Zipp comes for ‘budget’ brands with sub-£1,000 303 S wheelset that’s optimised for 28s

Tubeless disc carbon clincher is surprisingly affordable (by Zipp standards)

Zipp 303 S wheelset

Zipp has announced its newest road wheelset and it’s significantly more affordable than the brand’s top-end offerings.

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The 303 S is a 45mm deep, tubeless-only, disc-only carbon clincher that will retail at £985 / $1,300 / €1,100, slightly less than the previous generation 302 Carbon Clincher Disc Brake. 

This price tag puts the 303 S in competition with wheels from makers such as Flo, Prime and Hunt.

Wider and faster than the 302, and tubeless only

Zipp 303 S
The new 303 S looks to be a versatile wheelset and it’s more affordable than previous offerings from Zipp.
Zipp

Weighing a claimed 1,540g for the set, the 303 S is optimised for 28mm tyres and can accommodate rubber up to 50mm wide, suggesting it’s targeted particularly at endurance road and gravel bikes. 

Compared to the old 302, the 303 S is 2mm wider externally at a maximum 27mm, while internally it’s 7mm wider at 23mm, making it better suited to wider tyres. The rims are hookless to “create a seamless transition” to the tyre.

This is an important detail because it means the rims are only designed to be used with tubeless or ‘tubeless-ready’ tyres.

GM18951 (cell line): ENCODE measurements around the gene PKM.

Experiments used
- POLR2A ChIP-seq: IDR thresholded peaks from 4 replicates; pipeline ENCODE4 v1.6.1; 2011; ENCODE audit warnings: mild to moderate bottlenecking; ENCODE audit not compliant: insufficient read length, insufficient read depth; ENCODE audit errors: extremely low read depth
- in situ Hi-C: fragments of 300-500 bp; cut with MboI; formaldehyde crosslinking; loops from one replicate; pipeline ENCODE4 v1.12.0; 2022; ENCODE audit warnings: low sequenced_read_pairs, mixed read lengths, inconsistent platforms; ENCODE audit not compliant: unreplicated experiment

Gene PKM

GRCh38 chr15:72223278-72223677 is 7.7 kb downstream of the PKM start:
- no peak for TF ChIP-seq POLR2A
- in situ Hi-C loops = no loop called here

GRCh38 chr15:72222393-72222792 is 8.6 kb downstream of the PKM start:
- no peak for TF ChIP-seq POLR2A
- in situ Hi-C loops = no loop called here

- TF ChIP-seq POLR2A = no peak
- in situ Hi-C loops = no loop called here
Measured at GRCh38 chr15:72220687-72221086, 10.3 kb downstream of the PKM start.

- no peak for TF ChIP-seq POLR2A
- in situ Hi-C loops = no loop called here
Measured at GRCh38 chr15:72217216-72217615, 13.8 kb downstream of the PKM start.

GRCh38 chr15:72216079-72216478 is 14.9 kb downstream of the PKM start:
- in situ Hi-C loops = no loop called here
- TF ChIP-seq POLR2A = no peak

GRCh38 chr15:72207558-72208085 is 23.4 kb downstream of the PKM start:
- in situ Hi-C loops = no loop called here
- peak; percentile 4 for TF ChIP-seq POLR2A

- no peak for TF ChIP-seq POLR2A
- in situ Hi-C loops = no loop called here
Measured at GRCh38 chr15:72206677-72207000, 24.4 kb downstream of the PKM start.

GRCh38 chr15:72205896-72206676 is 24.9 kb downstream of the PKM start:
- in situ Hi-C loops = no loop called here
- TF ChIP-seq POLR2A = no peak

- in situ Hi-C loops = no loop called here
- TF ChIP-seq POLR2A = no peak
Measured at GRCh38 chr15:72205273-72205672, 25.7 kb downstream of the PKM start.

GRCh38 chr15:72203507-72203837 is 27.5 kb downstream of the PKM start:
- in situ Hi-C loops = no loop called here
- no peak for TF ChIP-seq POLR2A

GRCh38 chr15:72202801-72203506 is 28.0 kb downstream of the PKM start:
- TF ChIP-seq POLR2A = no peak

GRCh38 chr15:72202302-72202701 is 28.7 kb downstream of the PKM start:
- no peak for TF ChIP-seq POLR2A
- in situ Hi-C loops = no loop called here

According to Zipp, you can fit a tube in your tubeless tyre as a get-you-home measure in the event of a puncture, but you must only use tubeless tyres because the tyre “must have the stiffer tubeless specific bead” to be safe.

Zipp 303 S
The new rims are hookless and that means you can only use tubeless tyres.
Zipp

Also important to note is that the maximum allowed pressure for these rims is 72.5psi (5 bar), which is pretty low for a road wheelset.

If you’re running tyres no smaller than 28mm, 72.5psi will likely be enough for you, but it’s very important to adhere to the stated limit as exceeding it risks provoking a blowout.

Zipp claims its new rims improve tyre profile (with a 28mm) and allow lower pressures, saving 10 watts at 40kph vs. “a top peer wheel” which, it turns out, refers to the current generation 303 Firecrest. 

The 303 Ss are built on Zipp’s own 76 and 176 DB hubs with 24 conventional J-bend spokes front and rear, a spec choice that should make sourcing spares straightforward.

Despite the reasonably low total weight, brass nipples are used, a bonus for all-weather durability. 

It appears Zipp is making a conscious effort to distinguish its new wheels from the existing flagship NSW and Firecrest options. 

The logos are more restrained, a clear departure from the familiar design that’s dominated by the ‘speedy Zipp’ (I just coined that) typeface.

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The 303 S is expected to be available this month, and Zipp has hinted at more new wheels in the pipeline.